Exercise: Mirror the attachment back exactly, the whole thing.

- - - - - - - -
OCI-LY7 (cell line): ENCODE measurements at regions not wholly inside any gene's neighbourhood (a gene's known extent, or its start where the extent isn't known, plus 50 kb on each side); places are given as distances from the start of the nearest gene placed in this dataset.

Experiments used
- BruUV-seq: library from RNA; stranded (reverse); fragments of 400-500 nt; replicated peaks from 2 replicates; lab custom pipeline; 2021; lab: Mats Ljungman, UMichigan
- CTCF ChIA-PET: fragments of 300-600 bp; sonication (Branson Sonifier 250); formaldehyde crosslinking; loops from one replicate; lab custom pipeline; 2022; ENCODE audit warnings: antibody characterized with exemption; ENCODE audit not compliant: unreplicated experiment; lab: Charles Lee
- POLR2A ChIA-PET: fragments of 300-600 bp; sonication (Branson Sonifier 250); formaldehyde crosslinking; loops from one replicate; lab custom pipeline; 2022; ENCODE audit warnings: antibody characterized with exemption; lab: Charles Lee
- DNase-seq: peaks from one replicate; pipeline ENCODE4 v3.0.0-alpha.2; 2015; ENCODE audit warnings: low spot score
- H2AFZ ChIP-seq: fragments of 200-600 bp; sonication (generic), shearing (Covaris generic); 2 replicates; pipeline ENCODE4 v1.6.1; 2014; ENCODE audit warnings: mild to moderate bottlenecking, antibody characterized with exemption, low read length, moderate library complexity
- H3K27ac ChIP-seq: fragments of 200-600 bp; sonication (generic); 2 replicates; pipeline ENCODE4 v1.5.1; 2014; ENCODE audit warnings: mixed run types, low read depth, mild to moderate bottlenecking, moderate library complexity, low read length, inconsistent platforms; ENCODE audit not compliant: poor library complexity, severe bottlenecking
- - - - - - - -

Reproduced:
OCI-LY7 (cell line): ENCODE measurements at regions not wholly inside any gene's neighbourhood (a gene's known extent, or its start where the extent isn't known, plus 50 kb on each side); places are given as distances from the start of the nearest gene placed in this dataset.

Experiments used
- BruUV-seq: library from RNA; stranded (reverse); fragments of 400-500 nt; replicated peaks from 2 replicates; lab custom pipeline; 2021; lab: Mats Ljungman, UMichigan
- CTCF ChIA-PET: fragments of 300-600 bp; sonication (Branson Sonifier 250); formaldehyde crosslinking; loops from one replicate; lab custom pipeline; 2022; ENCODE audit warnings: antibody characterized with exemption; ENCODE audit not compliant: unreplicated experiment; lab: Charles Lee
- POLR2A ChIA-PET: fragments of 300-600 bp; sonication (Branson Sonifier 250); formaldehyde crosslinking; loops from one replicate; lab custom pipeline; 2022; ENCODE audit warnings: antibody characterized with exemption; lab: Charles Lee
- DNase-seq: peaks from one replicate; pipeline ENCODE4 v3.0.0-alpha.2; 2015; ENCODE audit warnings: low spot score
- H2AFZ ChIP-seq: fragments of 200-600 bp; sonication (generic), shearing (Covaris generic); 2 replicates; pipeline ENCODE4 v1.6.1; 2014; ENCODE audit warnings: mild to moderate bottlenecking, antibody characterized with exemption, low read length, moderate library complexity
- H3K27ac ChIP-seq: fragments of 200-600 bp; sonication (generic); 2 replicates; pipeline ENCODE4 v1.5.1; 2014; ENCODE audit warnings: mixed run types, low read depth, mild to moderate bottlenecking, moderate library complexity, low read length, inconsistent platforms; ENCODE audit not compliant: poor library complexity, severe bottlenecking